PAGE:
Detective Story

Imre Kertesz

translated from the Hungarian by Tim Wilkinson
Knopf 2008 [1977]
A book review by Danny Yee © 2011
When university student Enrique Salinas feels compelled to rebel against a government that is brutally repressing political dissent, his father, a respectable businessman, comes up with a scheme which turns out to be rather too clever. Detective Story is told not from their perspective, however — except for some excerpts from Enrique's diary — but from the point of view of Antonio Martens, a member of the secret police who is now in prison for their murder.

In a matter-of-fact narrative — placing himself in the tradition of film detectives and using the language and cliches of the genre — Antonio describes how he left the ordinary police to join "the Corps", his sadistic colleague Rodriguez and his diabolical boss Diaz (still on the run), and their investigation of Enrique Salinas. The result is a dark farce, an appalling picture of the banality of evil and the organisational logic of totalitarian policing.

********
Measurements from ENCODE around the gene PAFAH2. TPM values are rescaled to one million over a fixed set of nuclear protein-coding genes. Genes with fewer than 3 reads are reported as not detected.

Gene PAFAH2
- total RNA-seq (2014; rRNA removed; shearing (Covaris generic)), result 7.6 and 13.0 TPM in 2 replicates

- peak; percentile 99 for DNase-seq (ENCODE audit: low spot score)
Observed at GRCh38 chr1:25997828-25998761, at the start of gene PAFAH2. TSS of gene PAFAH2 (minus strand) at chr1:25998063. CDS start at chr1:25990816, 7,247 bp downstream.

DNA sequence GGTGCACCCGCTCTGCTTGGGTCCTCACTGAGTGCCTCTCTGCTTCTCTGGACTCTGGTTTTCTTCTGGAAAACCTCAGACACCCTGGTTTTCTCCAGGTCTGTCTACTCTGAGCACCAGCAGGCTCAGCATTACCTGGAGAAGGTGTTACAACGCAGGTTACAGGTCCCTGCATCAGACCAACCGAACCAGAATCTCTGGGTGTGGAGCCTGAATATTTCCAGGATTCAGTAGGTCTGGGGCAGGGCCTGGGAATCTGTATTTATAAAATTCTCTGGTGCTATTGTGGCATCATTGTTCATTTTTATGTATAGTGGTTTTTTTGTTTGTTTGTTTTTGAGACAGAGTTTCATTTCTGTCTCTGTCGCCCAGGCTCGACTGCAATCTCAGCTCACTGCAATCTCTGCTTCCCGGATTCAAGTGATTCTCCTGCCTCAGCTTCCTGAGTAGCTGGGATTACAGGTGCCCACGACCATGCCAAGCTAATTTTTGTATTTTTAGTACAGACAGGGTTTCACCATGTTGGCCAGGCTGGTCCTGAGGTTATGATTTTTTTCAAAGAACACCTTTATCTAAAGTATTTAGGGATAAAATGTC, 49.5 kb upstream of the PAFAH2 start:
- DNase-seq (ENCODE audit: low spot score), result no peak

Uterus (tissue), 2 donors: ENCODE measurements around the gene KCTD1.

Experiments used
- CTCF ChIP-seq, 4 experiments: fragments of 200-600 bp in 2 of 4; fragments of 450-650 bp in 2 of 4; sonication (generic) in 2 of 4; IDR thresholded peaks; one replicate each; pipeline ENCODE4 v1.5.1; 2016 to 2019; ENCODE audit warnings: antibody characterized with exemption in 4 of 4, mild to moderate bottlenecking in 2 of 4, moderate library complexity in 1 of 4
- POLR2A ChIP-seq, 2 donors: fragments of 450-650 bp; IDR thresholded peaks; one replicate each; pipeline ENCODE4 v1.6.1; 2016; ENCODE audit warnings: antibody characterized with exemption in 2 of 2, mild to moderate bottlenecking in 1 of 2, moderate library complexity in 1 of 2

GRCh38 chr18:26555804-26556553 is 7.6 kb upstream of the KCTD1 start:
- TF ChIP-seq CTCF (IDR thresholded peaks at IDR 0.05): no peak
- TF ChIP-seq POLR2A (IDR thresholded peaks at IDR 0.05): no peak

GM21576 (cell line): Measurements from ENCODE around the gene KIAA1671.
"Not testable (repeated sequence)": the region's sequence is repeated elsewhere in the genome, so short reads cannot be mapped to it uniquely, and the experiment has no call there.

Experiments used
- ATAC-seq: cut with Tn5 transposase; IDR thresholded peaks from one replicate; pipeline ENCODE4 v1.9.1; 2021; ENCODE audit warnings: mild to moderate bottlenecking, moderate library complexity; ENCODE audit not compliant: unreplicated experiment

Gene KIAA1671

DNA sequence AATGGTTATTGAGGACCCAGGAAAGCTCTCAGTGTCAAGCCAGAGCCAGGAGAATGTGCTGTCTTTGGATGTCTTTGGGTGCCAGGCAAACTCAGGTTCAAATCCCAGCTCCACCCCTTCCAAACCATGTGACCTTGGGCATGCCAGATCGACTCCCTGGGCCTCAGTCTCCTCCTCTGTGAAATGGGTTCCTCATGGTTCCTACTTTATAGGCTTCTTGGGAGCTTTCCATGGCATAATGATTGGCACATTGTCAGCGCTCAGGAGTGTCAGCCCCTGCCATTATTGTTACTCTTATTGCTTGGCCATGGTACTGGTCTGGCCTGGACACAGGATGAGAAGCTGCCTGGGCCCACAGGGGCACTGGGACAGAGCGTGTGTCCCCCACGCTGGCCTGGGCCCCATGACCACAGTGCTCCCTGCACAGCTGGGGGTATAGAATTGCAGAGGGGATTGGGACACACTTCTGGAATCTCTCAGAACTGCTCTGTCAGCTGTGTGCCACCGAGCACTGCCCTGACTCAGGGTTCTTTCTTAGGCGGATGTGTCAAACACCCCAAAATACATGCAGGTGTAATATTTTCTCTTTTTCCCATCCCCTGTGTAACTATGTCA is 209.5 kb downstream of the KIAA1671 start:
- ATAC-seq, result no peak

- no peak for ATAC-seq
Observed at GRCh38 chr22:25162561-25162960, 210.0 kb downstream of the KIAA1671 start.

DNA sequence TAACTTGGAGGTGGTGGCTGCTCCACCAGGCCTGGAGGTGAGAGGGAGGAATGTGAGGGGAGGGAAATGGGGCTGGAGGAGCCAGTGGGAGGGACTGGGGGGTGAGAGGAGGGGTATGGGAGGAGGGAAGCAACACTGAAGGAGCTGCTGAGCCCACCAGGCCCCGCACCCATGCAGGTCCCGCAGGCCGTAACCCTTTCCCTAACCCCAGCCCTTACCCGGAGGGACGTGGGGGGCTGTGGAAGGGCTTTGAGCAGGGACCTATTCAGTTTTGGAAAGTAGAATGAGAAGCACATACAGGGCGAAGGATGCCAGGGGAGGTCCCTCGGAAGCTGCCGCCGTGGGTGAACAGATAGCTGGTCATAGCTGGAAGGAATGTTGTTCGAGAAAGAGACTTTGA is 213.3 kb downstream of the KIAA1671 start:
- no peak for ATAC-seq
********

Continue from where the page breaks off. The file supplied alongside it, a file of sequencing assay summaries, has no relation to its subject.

Writing from the perspective of the torturers is always a risky business, especially when there are elements of farce and the presentation is so nonchalant, with the horror of what is happening presented as almost accidental and the details implied rather than described. In his novels of the Holocaust Kertesz had personal experience to guide him, but the unnamed South American state in Detective Story makes for a more uneasy and generally less convincing setting.

It is still a fine piece of writing, but I recommend that newcomers to Kertesz start with one of his other works.

Detective Story was originally published in Hungarian in 1977.

January 2011

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- more Hungarian literature
%T Detective Story
%A Kertesz, Imre
%M Hungarian
%F Wilkinson, Tim
%I Knopf
%D 2008 [1977]
%O hardcover
%G ISBN-13 9780307266446
%P 112pp